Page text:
Can money buy you happiness?
Thanks an often asked question and the answer tends to depend on who you ask.
But today’s infographic approaches this question from a data-driven perspective, and it provides one potential solution: money does buy some happiness, but only to a limited extent.
Before you check out the chart here’s some background…
MONEY AND HAPPINESS
First, a thinking exercise.
Let’s say you have two hypothetical people: one of them is named Beff Jezos and he’s a billionaire, and the other is named Jill Smith and she has a more average net worth.
Who do you think would be happiest if their wealth was instantly doubled?
Beff might be happy that he’s got more in the bank, but materially his life is unlikely to change much — after all, he’s a billionaire.
On the flip side, Jill also has more in the bank and is likely able to use those additional resources to provide better opportunities for her family, get out of debt, or improve her work-life balance.
These resources translate to real changes for Jill, potentially increasing her level of satisfaction with life.
Just like these hypotheticals, the data tells a similar story when we look at countries, which is what the World Happiness Report does.
While Norway tops the global happiness rankings for 2017, interestingly Australia ranked equal 9th in the world scale of Happiness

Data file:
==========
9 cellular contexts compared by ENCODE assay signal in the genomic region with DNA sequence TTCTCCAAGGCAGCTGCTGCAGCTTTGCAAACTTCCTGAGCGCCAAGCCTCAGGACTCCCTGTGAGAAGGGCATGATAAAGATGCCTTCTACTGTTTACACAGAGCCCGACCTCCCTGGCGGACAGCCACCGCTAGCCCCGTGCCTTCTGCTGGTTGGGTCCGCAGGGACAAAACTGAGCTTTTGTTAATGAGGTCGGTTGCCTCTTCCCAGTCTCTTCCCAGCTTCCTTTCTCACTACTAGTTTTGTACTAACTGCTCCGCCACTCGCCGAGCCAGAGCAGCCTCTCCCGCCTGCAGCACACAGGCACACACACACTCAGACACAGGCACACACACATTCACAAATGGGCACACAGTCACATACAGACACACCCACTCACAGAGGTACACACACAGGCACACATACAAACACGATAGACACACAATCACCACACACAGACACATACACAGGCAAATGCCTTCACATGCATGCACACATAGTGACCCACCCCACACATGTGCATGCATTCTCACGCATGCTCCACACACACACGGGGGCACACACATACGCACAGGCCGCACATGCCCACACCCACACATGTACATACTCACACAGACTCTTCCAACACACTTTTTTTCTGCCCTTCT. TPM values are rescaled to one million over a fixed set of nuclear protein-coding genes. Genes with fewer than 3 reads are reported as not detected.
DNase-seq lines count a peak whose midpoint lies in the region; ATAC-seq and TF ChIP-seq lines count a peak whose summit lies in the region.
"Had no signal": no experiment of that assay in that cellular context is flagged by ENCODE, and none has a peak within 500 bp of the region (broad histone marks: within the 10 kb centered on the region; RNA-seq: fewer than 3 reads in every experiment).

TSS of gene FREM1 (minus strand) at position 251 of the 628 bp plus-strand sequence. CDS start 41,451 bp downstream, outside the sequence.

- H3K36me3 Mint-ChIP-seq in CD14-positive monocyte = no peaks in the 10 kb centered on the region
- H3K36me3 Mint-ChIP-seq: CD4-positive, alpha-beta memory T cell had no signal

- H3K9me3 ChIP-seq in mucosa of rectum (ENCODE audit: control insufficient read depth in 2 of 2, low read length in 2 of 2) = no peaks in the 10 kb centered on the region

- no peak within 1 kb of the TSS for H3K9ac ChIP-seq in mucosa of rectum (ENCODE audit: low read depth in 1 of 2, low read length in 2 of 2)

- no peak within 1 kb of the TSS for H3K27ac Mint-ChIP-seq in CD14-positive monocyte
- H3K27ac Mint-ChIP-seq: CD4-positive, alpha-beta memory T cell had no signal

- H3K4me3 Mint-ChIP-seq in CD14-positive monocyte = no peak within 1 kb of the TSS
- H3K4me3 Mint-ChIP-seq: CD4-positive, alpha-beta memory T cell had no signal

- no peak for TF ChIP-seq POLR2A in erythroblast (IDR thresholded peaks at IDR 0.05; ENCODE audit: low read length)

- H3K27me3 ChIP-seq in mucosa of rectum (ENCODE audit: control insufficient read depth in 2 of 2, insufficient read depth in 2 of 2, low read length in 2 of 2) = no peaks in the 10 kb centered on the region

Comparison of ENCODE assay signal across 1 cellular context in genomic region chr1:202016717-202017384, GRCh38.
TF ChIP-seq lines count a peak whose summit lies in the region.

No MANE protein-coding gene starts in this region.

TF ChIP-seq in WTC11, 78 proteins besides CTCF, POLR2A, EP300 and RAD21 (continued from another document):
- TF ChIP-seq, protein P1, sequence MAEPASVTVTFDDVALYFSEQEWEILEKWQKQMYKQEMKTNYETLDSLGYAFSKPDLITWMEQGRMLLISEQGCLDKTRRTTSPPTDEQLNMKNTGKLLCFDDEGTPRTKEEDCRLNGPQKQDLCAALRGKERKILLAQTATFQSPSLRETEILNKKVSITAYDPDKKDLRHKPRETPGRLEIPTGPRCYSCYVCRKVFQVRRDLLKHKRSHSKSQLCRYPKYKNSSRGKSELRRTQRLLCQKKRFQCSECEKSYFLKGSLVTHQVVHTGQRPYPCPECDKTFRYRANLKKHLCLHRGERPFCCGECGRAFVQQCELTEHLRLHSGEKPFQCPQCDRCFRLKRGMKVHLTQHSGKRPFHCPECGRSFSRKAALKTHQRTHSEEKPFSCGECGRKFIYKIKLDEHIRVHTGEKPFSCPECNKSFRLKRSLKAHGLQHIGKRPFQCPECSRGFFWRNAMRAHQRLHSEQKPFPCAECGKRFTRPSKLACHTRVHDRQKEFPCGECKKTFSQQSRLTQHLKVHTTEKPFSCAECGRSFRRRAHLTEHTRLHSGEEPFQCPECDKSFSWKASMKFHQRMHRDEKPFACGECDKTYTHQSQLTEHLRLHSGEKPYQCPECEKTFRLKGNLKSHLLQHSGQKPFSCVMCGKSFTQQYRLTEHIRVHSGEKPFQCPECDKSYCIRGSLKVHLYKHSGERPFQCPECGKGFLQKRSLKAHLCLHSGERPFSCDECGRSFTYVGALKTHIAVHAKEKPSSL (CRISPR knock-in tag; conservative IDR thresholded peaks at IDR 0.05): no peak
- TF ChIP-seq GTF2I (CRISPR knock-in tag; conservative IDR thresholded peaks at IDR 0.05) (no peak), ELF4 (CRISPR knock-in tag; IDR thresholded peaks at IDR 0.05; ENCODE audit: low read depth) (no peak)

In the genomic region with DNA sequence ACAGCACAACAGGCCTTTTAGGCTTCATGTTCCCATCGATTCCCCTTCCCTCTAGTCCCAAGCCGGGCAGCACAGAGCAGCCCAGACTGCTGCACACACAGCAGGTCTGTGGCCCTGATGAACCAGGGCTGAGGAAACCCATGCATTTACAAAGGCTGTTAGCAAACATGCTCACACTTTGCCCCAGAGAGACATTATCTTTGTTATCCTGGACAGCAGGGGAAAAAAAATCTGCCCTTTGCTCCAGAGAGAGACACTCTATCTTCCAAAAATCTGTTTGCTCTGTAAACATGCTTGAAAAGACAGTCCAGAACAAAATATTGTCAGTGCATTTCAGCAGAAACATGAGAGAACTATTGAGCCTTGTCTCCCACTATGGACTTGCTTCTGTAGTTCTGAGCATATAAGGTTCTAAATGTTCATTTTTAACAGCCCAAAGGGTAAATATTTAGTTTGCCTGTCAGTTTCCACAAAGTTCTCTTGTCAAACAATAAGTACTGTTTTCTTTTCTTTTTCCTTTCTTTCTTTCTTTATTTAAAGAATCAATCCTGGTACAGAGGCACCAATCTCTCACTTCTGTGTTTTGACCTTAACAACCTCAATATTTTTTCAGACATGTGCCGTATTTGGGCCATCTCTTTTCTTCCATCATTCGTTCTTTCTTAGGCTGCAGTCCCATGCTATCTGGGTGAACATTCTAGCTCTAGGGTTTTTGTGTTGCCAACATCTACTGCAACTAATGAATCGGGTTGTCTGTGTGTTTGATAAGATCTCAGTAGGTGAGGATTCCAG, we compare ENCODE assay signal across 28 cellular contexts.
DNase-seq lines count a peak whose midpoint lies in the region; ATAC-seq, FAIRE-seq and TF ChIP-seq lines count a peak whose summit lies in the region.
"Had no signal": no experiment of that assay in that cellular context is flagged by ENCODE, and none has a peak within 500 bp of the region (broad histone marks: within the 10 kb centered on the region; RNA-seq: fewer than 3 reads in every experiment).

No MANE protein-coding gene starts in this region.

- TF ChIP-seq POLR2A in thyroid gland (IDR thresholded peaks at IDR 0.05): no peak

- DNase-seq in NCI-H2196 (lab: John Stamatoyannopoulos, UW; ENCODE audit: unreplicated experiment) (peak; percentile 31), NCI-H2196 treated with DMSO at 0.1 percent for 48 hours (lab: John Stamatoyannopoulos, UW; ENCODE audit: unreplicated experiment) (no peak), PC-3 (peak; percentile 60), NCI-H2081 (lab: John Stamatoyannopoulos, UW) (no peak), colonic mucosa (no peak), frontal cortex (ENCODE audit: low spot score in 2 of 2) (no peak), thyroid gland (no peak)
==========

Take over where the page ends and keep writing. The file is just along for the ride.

Another interesting finding ( at least it was intersting for me) was that…
People in China are no happier than 25 years ago
The report contrasts the sharply growing per capita income in China over the past 25 years with life evaluations that fell steadily from 1990 till about 2005, recovering since then to about the 1990 levels.
The report attribute the dropping happiness in the first part of the period to rising unemployment and fraying social safety nets, with recoveries since in both.
Happiness has fallen in America
The USA is a story of reduced happiness. In 2007 the USA ranked 3rd among the OECD countries; in 2016 it came 19th.
The reasons are declining social support and increased corruption and it is these same factors that explain why the Nordic countries do so much better and topped this year’s happiness list.
The following chart looks at the relationship between GDP per capita (PPP) and the self-reported levels of happiness of each country.
According to the numbers, the relationship between money and happiness is strong early on for countries. Then later, when material elements of Maslow’s hierarchy are met, the relationship gets harder to predict.
In general, this means that as a country’s wealth increases from $10k to $20k per person, it will likely slide up the happiness scale as well.
For a double from $30k to $60k, the relationship still holds – but it tends to have far more variance.
This variance is where things get interesting.
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